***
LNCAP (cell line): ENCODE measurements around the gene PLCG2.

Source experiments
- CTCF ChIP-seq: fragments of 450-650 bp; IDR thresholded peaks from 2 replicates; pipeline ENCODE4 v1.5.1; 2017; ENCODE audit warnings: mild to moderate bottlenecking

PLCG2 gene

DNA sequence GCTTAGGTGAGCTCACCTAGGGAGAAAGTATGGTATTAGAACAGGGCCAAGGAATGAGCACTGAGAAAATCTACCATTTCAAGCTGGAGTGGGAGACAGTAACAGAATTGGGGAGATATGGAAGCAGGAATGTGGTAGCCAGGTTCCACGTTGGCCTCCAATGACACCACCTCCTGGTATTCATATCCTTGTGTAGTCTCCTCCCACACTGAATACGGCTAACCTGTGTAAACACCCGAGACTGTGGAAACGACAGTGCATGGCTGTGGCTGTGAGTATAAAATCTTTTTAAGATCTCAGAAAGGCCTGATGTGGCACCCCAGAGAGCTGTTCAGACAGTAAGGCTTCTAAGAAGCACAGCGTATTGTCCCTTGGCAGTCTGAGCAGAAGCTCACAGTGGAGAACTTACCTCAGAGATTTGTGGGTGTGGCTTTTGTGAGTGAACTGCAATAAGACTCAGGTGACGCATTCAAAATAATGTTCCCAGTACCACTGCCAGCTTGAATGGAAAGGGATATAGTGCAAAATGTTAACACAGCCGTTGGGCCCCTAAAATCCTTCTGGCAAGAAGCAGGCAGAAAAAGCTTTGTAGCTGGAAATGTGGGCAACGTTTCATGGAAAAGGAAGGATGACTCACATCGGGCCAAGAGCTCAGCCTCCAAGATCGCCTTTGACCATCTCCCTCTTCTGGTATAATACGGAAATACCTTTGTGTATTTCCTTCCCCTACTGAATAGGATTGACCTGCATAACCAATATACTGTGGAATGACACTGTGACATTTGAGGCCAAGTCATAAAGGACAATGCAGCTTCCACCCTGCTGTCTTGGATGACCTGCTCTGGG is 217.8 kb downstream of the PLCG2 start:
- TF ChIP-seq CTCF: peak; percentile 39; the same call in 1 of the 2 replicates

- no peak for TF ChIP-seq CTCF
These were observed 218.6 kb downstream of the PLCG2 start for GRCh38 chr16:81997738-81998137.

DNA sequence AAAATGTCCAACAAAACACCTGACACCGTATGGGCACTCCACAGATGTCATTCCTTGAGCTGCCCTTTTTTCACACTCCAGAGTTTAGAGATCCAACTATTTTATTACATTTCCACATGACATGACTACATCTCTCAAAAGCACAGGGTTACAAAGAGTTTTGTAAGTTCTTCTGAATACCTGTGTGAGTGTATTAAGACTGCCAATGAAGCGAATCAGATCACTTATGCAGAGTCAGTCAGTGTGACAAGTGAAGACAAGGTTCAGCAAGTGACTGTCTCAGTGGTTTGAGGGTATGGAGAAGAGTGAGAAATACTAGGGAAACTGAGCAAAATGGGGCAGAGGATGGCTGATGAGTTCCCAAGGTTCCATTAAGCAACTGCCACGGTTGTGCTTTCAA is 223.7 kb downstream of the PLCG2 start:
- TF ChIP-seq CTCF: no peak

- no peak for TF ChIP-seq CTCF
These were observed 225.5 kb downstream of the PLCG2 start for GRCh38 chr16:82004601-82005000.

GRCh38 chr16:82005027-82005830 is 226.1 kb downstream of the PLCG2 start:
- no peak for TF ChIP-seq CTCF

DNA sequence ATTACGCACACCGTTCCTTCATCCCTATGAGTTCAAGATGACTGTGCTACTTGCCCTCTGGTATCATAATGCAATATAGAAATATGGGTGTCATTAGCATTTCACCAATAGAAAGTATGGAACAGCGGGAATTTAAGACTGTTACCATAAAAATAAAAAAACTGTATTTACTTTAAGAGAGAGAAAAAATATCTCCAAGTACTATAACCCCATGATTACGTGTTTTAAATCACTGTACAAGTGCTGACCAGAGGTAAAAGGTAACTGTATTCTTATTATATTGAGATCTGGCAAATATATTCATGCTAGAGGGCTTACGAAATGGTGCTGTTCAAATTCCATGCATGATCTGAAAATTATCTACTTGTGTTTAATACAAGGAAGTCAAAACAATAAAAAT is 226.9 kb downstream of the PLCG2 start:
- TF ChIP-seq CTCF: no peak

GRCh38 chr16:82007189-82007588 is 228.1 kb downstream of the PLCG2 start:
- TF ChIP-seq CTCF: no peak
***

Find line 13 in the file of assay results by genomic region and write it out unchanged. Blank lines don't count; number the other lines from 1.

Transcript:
GRCh38 chr16:82005027-82005830 is 226.1 kb downstream of the PLCG2 start: